Brelevenez's name comes from montjoie in French, "hill of joy". It was an independent little city, annexed by Lannion in 1960.
Its name refers to knights of the Montjoie order, affiliated to Templars, who raised the church in the 12th century. They even discovered knights' graves in the sacristy, in 1845!
The Trinity staircase (142 steps) leads to the church. Come on keep it up! We have a nice view, up there... The legend says that the staircase had as many steps as days in a year! Yes, but with centuries, steps collapsed: nowadays, we have only... 142.
The Romanesque porch and the chevet were raised during the Templars era. Do you see that? They fortified the church in the Middle-Ages, look, we have machicolation and abutments!
We also notice the "Lead tower", a vestige of the fortifications began by constable Olivier de Clisson at the end of the 14th century: The bell-tower was at that time used as a watchtower!
The church itself dates back to the 15th century. Hey, look at that: do you notice these 3 pillars on the southern side of the church? What’s it? The tradition says it’s the Trinity symbol, because the Templars loved number 3 and put it everywhere on their buildings... Come on now, let’s go inside...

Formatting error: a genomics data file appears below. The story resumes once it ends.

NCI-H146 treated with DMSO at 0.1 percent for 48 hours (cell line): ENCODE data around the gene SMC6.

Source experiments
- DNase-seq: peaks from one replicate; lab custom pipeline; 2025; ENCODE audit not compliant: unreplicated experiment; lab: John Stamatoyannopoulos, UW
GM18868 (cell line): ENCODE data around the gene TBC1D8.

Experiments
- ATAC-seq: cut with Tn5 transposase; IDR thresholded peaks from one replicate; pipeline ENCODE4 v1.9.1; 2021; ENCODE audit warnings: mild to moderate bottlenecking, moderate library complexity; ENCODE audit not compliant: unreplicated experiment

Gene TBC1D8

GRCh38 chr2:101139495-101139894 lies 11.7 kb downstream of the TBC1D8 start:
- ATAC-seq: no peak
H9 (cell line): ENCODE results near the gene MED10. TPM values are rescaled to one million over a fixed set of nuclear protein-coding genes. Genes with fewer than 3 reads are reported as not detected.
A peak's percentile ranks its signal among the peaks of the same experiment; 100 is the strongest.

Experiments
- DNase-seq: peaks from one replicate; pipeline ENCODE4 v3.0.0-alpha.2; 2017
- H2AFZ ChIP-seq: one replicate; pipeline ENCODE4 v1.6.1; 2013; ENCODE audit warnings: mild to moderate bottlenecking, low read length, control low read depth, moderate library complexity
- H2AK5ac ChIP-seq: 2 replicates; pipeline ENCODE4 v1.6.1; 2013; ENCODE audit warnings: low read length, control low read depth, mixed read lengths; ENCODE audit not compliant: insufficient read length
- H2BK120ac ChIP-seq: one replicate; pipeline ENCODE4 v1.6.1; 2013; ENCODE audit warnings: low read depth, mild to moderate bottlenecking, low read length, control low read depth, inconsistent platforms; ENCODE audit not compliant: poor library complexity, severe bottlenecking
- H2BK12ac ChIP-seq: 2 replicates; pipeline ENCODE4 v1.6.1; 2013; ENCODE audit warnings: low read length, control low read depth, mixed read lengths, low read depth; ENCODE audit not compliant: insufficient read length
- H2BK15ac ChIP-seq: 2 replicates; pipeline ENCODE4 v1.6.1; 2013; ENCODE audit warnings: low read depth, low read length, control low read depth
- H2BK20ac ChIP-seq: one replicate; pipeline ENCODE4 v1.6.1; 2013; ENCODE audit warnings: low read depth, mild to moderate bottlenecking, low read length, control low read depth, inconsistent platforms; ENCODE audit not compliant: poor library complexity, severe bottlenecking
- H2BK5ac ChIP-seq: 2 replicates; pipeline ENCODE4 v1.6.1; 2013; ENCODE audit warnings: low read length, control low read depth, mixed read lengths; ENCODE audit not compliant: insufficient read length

Immediately, we notice the font: this one is pretty unusual! It’s actually a wheat measuring cup, from the 12th century! People used to put inside a bushel of wheat in order to pay the prébende, a tax that peasants had to give to the Church...
In the 11th century crypt, life-size statues are awaiting for us: this is the Christ entombment. This piece of art dates back to the 18th century.
We also notice the nice altar, ordered by count of Lannion to sculptor Olivier Martin in 1660, made of black marble and tuffeau (a kind of white stone from Touraine). In lateral chapels, we have the retable given by the Bonne-Mort ("Good-Death") brotherhood and the one in Mount-Carmel chapel...